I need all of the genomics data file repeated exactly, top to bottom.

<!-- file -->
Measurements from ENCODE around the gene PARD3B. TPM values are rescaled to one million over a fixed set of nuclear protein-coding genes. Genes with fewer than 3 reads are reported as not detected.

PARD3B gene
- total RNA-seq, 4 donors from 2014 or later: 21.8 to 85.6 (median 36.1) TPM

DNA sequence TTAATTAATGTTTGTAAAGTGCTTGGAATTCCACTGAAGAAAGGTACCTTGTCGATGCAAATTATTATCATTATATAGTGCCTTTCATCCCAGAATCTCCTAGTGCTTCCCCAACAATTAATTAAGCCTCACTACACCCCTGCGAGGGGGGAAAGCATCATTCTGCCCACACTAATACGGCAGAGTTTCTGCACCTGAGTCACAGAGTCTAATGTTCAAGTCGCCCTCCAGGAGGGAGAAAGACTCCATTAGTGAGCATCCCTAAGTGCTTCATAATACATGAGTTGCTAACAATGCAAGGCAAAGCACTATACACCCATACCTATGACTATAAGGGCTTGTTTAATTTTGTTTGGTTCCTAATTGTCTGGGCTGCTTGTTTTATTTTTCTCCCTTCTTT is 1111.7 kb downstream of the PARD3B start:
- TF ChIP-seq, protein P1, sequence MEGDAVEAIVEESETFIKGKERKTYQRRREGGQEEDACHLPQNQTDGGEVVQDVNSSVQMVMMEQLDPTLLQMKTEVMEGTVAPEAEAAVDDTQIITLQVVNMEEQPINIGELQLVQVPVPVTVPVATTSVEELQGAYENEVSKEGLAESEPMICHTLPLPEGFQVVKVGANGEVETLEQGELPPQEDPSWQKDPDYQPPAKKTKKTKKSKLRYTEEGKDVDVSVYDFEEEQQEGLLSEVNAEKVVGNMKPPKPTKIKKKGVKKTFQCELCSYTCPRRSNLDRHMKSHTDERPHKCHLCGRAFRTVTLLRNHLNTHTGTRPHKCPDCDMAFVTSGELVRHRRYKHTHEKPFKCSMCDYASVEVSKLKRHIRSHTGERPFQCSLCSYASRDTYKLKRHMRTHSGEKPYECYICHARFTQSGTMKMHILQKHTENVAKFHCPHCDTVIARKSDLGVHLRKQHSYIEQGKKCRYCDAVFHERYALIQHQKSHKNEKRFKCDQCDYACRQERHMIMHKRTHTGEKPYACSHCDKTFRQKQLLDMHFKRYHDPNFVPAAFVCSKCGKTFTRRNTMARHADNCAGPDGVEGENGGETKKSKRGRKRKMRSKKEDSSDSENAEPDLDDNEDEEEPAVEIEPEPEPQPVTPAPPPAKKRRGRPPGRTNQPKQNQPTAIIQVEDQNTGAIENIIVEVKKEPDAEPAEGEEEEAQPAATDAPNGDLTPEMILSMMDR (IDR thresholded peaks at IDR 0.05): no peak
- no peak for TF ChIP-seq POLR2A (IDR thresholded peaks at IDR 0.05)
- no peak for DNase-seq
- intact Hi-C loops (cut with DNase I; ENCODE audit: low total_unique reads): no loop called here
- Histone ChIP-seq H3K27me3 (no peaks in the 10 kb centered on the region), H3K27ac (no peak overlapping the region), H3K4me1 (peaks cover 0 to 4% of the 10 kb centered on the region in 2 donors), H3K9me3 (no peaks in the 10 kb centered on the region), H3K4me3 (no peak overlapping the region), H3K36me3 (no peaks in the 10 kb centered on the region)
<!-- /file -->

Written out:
Measurements from ENCODE around the gene PARD3B. TPM values are rescaled to one million over a fixed set of nuclear protein-coding genes. Genes with fewer than 3 reads are reported as not detected.

PARD3B gene
- total RNA-seq, 4 donors from 2014 or later: 21.8 to 85.6 (median 36.1) TPM

DNA sequence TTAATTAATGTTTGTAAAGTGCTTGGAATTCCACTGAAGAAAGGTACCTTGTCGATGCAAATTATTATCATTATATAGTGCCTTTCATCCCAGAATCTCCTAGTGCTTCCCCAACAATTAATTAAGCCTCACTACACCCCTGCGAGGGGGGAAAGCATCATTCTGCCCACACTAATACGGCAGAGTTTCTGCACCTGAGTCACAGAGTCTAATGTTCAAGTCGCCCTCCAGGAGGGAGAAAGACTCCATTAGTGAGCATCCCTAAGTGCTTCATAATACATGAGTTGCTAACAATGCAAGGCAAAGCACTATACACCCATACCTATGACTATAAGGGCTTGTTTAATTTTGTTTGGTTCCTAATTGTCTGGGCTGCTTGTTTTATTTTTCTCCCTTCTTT is 1111.7 kb downstream of the PARD3B start:
- TF ChIP-seq, protein P1, sequence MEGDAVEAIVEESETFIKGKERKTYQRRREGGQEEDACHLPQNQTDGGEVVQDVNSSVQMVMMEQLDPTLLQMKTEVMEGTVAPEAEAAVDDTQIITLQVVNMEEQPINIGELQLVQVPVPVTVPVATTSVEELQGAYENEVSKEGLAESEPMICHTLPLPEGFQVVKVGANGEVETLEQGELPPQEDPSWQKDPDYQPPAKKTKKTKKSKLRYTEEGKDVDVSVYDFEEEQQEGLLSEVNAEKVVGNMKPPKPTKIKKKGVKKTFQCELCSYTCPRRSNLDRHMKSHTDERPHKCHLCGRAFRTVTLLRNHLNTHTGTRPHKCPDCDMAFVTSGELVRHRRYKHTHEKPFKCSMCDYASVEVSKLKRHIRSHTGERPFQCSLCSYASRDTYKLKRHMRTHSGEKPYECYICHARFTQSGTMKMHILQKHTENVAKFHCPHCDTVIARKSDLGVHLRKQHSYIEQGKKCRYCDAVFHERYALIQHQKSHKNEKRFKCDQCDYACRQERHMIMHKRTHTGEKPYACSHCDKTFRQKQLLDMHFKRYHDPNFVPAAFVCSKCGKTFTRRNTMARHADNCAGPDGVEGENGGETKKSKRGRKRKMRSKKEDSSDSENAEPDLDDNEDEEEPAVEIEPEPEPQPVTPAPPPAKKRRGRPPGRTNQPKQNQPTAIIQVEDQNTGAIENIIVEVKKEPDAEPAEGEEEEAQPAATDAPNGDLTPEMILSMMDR (IDR thresholded peaks at IDR 0.05): no peak
- no peak for TF ChIP-seq POLR2A (IDR thresholded peaks at IDR 0.05)
- no peak for DNase-seq
- intact Hi-C loops (cut with DNase I; ENCODE audit: low total_unique reads): no loop called here
- Histone ChIP-seq H3K27me3 (no peaks in the 10 kb centered on the region), H3K27ac (no peak overlapping the region), H3K4me1 (peaks cover 0 to 4% of the 10 kb centered on the region in 2 donors), H3K9me3 (no peaks in the 10 kb centered on the region), H3K4me3 (no peak overlapping the region), H3K36me3 (no peaks in the 10 kb centered on the region)